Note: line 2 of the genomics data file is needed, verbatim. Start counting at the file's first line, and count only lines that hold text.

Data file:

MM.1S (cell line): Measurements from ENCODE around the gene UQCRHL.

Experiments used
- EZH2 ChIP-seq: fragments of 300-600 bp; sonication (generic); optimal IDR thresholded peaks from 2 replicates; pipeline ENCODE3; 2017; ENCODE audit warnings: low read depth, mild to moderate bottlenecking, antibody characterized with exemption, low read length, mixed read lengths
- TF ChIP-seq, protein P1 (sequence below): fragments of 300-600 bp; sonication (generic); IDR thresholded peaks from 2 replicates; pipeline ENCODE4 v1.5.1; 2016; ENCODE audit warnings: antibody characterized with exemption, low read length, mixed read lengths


Experiments used